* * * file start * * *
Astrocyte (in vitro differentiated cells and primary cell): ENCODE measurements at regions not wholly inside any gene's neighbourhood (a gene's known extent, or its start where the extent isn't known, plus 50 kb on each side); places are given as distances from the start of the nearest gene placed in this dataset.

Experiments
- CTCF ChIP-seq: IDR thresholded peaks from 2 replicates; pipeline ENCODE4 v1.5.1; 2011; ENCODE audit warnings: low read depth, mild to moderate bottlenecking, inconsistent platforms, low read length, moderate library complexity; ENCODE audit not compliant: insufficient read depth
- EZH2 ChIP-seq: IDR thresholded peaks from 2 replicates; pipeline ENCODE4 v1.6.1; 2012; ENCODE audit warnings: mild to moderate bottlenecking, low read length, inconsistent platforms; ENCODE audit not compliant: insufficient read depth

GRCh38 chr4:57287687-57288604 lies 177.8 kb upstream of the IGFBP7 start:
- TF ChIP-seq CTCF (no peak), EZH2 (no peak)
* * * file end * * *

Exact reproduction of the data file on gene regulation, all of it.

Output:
Astrocyte (in vitro differentiated cells and primary cell): ENCODE measurements at regions not wholly inside any gene's neighbourhood (a gene's known extent, or its start where the extent isn't known, plus 50 kb on each side); places are given as distances from the start of the nearest gene placed in this dataset.

Experiments
- CTCF ChIP-seq: IDR thresholded peaks from 2 replicates; pipeline ENCODE4 v1.5.1; 2011; ENCODE audit warnings: low read depth, mild to moderate bottlenecking, inconsistent platforms, low read length, moderate library complexity; ENCODE audit not compliant: insufficient read depth
- EZH2 ChIP-seq: IDR thresholded peaks from 2 replicates; pipeline ENCODE4 v1.6.1; 2012; ENCODE audit warnings: mild to moderate bottlenecking, low read length, inconsistent platforms; ENCODE audit not compliant: insufficient read depth

GRCh38 chr4:57287687-57288604 lies 177.8 kb upstream of the IGFBP7 start:
- TF ChIP-seq CTCF (no peak), EZH2 (no peak)